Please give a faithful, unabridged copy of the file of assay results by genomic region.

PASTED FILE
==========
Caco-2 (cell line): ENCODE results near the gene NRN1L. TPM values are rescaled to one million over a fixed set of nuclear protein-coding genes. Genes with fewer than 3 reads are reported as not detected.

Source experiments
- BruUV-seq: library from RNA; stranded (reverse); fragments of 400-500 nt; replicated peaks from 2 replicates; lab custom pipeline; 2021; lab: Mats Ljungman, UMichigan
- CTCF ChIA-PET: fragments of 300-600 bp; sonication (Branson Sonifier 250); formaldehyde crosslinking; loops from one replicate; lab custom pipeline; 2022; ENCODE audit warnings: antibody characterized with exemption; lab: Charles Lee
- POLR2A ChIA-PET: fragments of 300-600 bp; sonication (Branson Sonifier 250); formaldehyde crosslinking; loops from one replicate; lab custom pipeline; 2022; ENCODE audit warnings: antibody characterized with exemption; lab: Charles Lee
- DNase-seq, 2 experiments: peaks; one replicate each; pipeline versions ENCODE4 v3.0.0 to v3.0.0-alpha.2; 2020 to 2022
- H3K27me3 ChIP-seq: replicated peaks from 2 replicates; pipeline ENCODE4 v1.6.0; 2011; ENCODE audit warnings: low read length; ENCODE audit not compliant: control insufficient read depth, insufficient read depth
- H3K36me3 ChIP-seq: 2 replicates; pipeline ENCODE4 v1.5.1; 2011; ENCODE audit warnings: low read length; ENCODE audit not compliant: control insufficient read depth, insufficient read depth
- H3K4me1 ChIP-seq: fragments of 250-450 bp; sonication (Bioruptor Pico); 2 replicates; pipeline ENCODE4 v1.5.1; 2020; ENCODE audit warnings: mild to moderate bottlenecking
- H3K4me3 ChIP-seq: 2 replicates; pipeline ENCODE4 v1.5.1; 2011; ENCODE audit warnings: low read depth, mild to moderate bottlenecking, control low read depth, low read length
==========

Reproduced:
Caco-2 (cell line): ENCODE results near the gene NRN1L. TPM values are rescaled to one million over a fixed set of nuclear protein-coding genes. Genes with fewer than 3 reads are reported as not detected.

Source experiments
- BruUV-seq: library from RNA; stranded (reverse); fragments of 400-500 nt; replicated peaks from 2 replicates; lab custom pipeline; 2021; lab: Mats Ljungman, UMichigan
- CTCF ChIA-PET: fragments of 300-600 bp; sonication (Branson Sonifier 250); formaldehyde crosslinking; loops from one replicate; lab custom pipeline; 2022; ENCODE audit warnings: antibody characterized with exemption; lab: Charles Lee
- POLR2A ChIA-PET: fragments of 300-600 bp; sonication (Branson Sonifier 250); formaldehyde crosslinking; loops from one replicate; lab custom pipeline; 2022; ENCODE audit warnings: antibody characterized with exemption; lab: Charles Lee
- DNase-seq, 2 experiments: peaks; one replicate each; pipeline versions ENCODE4 v3.0.0 to v3.0.0-alpha.2; 2020 to 2022
- H3K27me3 ChIP-seq: replicated peaks from 2 replicates; pipeline ENCODE4 v1.6.0; 2011; ENCODE audit warnings: low read length; ENCODE audit not compliant: control insufficient read depth, insufficient read depth
- H3K36me3 ChIP-seq: 2 replicates; pipeline ENCODE4 v1.5.1; 2011; ENCODE audit warnings: low read length; ENCODE audit not compliant: control insufficient read depth, insufficient read depth
- H3K4me1 ChIP-seq: fragments of 250-450 bp; sonication (Bioruptor Pico); 2 replicates; pipeline ENCODE4 v1.5.1; 2020; ENCODE audit warnings: mild to moderate bottlenecking
- H3K4me3 ChIP-seq: 2 replicates; pipeline ENCODE4 v1.5.1; 2011; ENCODE audit warnings: low read depth, mild to moderate bottlenecking, control low read depth, low read length